Solid waste challenges in the Pacific must be addressed at the island, regional, and ocean level.
Ms. Jingmin Huang, a national of the People's Republic of China (PRC), holds a Doctorate degree in water science from the Oxford University, and two bachelor’s degrees in industrial economics and environment engineering from Tianjin University, PRC. She has thirty-year experience including 13 years with ADB in the fields of urban planning, water, wastewater and solid waste management and project development. Prior to joining ADB, she was a fellow at St Hugh’s college in Oxford University, UK and lectured at the Department of Engineering Science, Oxford University. Previously, she worked for 10 years on urban planning and urban infrastructure projects development and implementation in the PRC.
She joined ADB in 2008 as an urban development specialist in the East Asia Department, and held progressively positions in the Sustainable Development and Climate Change Department (SDCC) and South Asia Department. She led the processing and implementation of many innovative urban loans and technical assistances in several ADB member countries. She was also responsible for ADB urban initiatives including ADB's sanitation and wastewater management revolution, the green city initiative, the smart city initiative and the solid waste management. She was appointed as Director of Urban Development and Water Division in the Pacific Department of ADB in 2019. She supports the team to focus on sustainable urban and water service delivery in Pacific Island Countries by working closely with governments and development partners on technical, safeguards, financial management, and procurement issues. Through collaborations with other Pacific Divisions and SDCC, she engages the team in moving forward with several initiatives in Pacific including the Healthy Oceans agenda. She also plays a major role in developing knowledge products and best practices in the sector both within and outside ADB.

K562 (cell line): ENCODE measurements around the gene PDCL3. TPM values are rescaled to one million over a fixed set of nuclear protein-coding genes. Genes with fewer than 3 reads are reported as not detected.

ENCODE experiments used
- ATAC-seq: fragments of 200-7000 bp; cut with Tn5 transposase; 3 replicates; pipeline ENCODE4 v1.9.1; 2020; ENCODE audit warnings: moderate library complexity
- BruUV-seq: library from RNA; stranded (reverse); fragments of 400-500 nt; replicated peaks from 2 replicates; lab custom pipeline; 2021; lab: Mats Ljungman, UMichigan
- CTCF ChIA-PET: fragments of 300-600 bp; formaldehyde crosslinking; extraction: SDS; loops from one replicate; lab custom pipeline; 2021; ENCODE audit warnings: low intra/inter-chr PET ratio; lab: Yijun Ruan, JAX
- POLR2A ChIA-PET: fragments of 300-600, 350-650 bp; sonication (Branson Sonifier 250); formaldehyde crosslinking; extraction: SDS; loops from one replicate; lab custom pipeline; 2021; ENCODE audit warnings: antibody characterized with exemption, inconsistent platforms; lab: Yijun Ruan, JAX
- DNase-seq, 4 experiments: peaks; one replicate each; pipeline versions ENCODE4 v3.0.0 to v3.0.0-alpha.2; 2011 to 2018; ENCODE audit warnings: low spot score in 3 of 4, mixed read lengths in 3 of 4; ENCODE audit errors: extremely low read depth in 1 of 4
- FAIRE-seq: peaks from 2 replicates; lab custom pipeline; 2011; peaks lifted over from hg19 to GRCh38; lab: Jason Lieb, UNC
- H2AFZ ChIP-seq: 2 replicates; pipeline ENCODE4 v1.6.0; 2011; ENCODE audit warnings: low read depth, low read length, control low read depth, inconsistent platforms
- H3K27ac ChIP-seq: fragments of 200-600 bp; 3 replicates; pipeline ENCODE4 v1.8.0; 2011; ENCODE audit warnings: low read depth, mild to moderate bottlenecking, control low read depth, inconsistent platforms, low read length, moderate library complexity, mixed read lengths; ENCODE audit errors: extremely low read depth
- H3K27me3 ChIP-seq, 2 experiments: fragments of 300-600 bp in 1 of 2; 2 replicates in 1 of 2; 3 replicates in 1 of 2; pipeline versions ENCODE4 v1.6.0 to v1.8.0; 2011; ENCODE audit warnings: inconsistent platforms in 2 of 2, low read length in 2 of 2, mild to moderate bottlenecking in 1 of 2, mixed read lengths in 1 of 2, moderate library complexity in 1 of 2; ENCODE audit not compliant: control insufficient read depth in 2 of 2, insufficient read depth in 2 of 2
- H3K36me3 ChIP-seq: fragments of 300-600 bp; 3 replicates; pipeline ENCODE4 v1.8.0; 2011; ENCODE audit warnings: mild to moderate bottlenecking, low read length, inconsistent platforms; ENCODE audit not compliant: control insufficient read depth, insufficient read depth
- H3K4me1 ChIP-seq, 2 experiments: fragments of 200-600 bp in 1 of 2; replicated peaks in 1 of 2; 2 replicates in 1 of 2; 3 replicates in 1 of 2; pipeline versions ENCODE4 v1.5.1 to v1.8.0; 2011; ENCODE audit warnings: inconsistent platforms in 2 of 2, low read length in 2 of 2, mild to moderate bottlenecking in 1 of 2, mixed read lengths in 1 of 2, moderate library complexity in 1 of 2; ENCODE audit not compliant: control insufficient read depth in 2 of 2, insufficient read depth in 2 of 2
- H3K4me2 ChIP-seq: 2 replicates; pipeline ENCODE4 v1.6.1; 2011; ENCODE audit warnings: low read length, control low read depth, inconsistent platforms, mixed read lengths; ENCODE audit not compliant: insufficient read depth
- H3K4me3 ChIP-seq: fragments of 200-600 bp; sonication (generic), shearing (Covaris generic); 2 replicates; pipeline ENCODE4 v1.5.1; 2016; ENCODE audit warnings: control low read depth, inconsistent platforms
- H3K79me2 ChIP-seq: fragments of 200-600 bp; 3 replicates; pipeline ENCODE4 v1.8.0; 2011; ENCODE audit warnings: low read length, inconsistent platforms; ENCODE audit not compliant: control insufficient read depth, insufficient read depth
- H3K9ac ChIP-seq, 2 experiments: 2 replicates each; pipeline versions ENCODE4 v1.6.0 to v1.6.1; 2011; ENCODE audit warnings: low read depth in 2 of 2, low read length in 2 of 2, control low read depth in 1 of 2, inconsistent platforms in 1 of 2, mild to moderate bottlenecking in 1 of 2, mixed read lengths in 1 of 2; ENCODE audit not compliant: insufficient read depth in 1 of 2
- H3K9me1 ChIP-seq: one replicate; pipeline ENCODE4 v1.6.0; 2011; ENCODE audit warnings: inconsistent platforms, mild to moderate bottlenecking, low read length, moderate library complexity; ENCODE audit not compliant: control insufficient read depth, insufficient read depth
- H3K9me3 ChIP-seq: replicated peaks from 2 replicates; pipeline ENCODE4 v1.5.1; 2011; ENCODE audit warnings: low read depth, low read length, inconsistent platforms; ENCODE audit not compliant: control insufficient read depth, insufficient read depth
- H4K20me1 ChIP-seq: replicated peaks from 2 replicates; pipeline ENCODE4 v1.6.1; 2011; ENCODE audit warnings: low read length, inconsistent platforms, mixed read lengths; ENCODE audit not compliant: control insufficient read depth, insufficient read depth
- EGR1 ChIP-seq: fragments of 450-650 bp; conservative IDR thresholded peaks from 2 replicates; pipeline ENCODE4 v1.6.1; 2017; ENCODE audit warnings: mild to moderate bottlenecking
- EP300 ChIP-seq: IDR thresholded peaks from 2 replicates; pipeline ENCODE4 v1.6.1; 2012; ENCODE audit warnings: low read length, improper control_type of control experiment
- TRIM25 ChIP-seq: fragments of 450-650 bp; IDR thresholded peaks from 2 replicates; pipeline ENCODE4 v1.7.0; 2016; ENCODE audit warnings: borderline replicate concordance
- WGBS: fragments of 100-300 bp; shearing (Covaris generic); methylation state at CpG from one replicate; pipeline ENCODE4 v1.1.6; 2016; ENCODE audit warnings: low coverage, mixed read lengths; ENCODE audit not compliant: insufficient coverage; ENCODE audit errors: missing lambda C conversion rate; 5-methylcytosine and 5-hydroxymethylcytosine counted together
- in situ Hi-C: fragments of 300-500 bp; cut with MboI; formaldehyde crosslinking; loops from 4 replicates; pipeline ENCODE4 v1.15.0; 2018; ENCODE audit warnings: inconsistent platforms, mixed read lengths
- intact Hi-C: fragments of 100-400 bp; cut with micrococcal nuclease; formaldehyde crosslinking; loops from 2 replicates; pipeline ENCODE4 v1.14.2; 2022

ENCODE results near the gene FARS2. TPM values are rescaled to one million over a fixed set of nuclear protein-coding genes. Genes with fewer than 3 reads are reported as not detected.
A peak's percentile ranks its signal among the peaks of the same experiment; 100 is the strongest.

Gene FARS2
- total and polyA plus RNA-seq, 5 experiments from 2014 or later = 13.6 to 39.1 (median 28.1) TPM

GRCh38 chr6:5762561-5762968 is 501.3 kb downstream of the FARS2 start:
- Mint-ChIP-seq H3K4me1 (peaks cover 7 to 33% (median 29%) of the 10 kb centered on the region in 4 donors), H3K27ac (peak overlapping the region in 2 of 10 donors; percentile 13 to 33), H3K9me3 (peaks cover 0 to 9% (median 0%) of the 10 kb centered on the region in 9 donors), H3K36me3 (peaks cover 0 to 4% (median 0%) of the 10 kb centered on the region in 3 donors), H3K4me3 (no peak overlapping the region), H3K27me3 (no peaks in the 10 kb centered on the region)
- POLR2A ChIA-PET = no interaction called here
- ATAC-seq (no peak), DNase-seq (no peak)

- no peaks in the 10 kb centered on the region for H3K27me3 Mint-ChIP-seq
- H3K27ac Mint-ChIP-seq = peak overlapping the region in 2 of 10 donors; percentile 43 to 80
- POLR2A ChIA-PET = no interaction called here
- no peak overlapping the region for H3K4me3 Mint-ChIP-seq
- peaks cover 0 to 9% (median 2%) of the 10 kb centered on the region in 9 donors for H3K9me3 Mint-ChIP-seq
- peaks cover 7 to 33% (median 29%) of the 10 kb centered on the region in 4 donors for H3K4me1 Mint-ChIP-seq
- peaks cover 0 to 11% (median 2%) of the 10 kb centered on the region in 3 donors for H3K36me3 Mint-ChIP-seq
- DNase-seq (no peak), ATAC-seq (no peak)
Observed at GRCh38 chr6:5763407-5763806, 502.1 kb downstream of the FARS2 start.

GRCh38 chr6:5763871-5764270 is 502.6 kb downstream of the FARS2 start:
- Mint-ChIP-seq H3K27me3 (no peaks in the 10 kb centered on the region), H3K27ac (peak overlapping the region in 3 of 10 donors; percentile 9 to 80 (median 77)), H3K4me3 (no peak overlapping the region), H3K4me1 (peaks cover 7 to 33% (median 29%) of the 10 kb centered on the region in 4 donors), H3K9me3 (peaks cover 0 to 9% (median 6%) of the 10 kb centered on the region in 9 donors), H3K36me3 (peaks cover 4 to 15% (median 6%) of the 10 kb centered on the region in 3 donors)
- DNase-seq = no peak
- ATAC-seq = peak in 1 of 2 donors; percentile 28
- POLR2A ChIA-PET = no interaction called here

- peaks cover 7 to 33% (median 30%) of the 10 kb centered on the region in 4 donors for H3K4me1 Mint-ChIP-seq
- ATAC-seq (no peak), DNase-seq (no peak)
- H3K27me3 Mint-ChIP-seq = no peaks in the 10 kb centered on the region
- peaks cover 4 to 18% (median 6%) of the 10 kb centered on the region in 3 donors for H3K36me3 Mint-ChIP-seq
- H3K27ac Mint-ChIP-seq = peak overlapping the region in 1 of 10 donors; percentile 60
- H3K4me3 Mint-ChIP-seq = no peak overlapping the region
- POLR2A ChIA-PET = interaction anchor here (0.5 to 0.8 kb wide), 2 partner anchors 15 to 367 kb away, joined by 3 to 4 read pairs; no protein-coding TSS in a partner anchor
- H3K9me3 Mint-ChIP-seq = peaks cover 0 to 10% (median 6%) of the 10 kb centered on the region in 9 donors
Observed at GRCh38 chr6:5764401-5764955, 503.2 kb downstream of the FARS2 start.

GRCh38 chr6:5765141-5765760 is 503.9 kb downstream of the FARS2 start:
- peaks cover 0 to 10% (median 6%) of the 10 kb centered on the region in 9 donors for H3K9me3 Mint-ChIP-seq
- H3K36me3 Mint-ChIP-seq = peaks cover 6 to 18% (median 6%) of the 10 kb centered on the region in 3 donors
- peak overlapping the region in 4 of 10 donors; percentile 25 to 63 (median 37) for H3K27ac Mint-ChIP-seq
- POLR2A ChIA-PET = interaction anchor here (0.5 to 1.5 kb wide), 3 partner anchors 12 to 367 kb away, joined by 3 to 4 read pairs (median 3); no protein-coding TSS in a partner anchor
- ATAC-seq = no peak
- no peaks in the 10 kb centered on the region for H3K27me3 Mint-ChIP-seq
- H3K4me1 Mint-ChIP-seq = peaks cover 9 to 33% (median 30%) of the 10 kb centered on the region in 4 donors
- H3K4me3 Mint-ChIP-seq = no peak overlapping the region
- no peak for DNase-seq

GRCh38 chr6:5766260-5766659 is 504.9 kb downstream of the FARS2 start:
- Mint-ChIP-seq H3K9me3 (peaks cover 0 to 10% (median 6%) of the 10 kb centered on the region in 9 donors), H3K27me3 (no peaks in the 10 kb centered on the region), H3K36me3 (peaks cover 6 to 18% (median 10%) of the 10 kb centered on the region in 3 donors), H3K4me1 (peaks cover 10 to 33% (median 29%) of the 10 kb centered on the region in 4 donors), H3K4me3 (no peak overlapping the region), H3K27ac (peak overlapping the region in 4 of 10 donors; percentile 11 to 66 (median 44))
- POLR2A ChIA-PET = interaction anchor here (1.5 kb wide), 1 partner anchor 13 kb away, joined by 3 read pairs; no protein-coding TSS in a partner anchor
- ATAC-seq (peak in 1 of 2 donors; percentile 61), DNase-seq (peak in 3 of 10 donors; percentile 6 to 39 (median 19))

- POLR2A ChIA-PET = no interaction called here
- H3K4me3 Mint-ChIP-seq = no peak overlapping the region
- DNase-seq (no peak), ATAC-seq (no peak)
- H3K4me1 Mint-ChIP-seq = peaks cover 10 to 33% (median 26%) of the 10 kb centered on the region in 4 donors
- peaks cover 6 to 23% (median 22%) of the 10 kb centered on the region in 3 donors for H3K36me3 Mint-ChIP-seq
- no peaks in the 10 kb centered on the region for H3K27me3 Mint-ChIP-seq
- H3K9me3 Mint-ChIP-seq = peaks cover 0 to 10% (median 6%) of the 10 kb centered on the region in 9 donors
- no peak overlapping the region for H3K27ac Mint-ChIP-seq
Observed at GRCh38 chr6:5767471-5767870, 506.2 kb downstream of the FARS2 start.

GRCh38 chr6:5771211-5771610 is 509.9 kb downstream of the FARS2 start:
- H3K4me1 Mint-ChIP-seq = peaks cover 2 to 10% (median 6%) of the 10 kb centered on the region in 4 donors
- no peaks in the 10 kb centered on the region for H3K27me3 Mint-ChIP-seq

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Pacific island nations have been among the top performers worldwide in controlling COVID-19. A greater emphasis on water, sanitation and hygiene practices will help continue that success.